When is this barbaric practice going to stop? When will these villagers stop treating girls as if they don’t matter? These girls can be such a blessing. They can contribute to their society if they were only given the chance. Why can’t these villagers put these unwanted babies up for adoption? There are many families out there who would be more than happy to adopt them—for them the expense is worth it. Money is no object when you are going to provide a little girl with everything she needs—especially the love. Of course it’s not as easy as going for a trip to China, finding an unwanted baby and coming home as a family. It is highly recommended that you take profressional advice from specialist adoption lawyers and adoption agencies (

We need to do something. I read the following story which took place years ago but its impact can still be felt. A morning in the Chinese province of Hunan brings an unimaginable sight of cruelty and horror. Lying in the gutter of a bustling main road is the tiny, twisted body of a dead baby girl. She is naked, surrounded by only dirty pieces of hospital gauze. Buses and bicycles speed past the corpse, spraying it with mud.

Nameless and unwanted, the newborn’s been dumped by the roadside during winter. Few of the locals hurrying by give her a second glance. To them, she is just one of thousands of baby girls abandoned each year as a result of China’s ruthless one-child policy. “I think the baby had just died,” says a woman who was the only person to attempt to rescue the infant. “I touched her skin, and it was warm. Blood was still coming out of her nose.”

To the Chinese authorities, abandoned girls are merely worthless trash. “I called the emergency services, but nobody came,” says the woman who found this latest little victim. (For fear of official reprisal, she wishes to remain anonymous.) “The baby was lying right near the government tax office, so many people in government just walked past.” Eventually, an old man picked up the child, put her in a box, and dropped her in a garbage bin. When the police finally arrived, they showed no interest in investigating her death. They instead arrested the woman who’d tried to save her. “I took some photographs, because it was so terrible; the police were more worried about my pictures than the baby,” she says. The police only released the woman once she handed over her film.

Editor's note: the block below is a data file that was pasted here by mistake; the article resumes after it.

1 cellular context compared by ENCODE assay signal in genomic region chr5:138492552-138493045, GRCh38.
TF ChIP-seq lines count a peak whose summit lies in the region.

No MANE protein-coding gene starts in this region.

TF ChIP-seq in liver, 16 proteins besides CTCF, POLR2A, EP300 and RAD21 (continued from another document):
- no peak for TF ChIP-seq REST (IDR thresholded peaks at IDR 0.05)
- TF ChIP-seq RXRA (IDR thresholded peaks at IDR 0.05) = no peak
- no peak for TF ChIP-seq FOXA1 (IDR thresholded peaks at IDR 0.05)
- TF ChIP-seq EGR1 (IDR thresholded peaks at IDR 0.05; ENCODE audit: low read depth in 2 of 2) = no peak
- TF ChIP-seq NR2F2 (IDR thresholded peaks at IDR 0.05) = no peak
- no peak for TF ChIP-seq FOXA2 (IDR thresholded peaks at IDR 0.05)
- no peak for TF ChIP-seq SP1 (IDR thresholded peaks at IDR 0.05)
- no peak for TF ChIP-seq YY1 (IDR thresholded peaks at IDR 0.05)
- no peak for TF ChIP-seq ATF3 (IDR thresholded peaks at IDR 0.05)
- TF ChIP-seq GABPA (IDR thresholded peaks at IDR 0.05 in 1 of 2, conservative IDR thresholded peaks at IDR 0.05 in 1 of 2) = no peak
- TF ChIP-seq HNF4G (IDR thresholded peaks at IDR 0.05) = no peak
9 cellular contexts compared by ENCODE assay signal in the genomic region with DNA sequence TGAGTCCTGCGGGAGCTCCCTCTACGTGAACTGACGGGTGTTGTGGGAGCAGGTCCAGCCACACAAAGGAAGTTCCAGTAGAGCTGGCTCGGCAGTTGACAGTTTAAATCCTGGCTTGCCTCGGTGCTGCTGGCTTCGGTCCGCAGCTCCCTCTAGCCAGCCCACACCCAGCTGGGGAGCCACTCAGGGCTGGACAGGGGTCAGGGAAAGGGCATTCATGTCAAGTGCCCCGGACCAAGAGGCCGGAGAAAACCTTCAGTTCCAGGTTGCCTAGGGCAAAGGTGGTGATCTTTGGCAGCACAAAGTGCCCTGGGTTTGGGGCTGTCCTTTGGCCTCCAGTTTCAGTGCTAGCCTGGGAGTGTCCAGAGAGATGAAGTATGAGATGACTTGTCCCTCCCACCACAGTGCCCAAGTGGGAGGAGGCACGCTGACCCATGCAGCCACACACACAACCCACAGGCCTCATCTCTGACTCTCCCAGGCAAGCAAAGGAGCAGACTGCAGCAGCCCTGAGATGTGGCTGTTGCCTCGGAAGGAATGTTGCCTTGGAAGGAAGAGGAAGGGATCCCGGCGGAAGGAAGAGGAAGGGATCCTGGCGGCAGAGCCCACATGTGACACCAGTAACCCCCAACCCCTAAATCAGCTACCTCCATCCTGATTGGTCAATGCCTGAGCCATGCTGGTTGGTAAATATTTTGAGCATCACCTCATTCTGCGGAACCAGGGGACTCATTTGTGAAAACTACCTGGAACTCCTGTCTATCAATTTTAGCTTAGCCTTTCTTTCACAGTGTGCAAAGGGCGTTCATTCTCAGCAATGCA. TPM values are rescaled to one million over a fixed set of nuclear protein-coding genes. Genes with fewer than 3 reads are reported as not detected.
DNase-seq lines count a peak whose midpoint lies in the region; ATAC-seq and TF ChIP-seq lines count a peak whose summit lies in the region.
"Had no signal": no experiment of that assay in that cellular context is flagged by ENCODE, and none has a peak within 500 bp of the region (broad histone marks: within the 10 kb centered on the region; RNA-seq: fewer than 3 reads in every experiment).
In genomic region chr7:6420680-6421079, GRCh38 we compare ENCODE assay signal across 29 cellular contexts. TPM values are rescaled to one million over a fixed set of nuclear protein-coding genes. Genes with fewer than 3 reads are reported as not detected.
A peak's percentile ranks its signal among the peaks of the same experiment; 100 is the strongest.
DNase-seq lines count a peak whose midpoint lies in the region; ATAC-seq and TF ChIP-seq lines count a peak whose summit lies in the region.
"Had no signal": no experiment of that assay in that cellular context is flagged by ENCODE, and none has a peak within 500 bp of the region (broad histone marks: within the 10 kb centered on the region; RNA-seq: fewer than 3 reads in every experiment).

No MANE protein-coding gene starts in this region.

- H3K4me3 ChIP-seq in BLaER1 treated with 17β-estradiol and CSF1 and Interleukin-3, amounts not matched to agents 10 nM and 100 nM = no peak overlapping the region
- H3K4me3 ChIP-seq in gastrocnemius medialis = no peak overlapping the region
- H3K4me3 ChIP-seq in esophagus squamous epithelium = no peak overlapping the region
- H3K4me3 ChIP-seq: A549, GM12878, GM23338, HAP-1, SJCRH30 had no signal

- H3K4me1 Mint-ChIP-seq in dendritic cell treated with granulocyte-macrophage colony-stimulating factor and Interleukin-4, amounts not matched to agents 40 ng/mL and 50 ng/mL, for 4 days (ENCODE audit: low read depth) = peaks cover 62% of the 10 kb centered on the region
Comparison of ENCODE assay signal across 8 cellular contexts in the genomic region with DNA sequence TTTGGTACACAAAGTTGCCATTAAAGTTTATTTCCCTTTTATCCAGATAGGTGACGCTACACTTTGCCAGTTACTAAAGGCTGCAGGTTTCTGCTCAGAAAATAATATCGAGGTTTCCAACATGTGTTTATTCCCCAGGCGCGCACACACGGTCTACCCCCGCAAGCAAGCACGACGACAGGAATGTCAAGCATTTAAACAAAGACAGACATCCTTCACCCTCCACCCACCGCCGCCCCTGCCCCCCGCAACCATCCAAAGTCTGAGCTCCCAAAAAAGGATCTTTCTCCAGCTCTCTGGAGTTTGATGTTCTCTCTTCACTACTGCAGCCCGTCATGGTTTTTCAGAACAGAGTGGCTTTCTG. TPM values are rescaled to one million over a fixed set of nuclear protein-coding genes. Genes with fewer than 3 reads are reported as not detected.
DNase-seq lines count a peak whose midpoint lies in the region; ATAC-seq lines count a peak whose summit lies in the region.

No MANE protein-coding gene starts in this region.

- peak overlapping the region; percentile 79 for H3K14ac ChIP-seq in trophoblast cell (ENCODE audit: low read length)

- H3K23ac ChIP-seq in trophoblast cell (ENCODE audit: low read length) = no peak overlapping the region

The Chinese government needs to abolish this one-child policy it is so committed to and to protect the rights of baby girls. The parents or families who kill these helpless infants need to be charged with murder. The one-child policy is a violation of human rights. According to Wu Hongli, an outreach worker, “the authorities are making no attempt to implement more humane family planning.” She also laments official apathy toward teaching the population about the equal value of baby girls. “Educational programs have had a lot of success in rural areas, but there is still a vast amount to be done. So many tragedies are ignored every day that it makes me want to cry” (

In the spirit of International Women’s Day, let us continue to raise our voices in protest against China’s inhumane one-child policy and the senseless killings of baby girls. We need to do whatever it takes—write to the government, sign petitions. Let us refuse to be silent while these atrocities are taking place. Let us be the voices and advocates for these precious little girls who matter to us.

Adele Butler, A Celebration of Women 2011







A Celebration of Women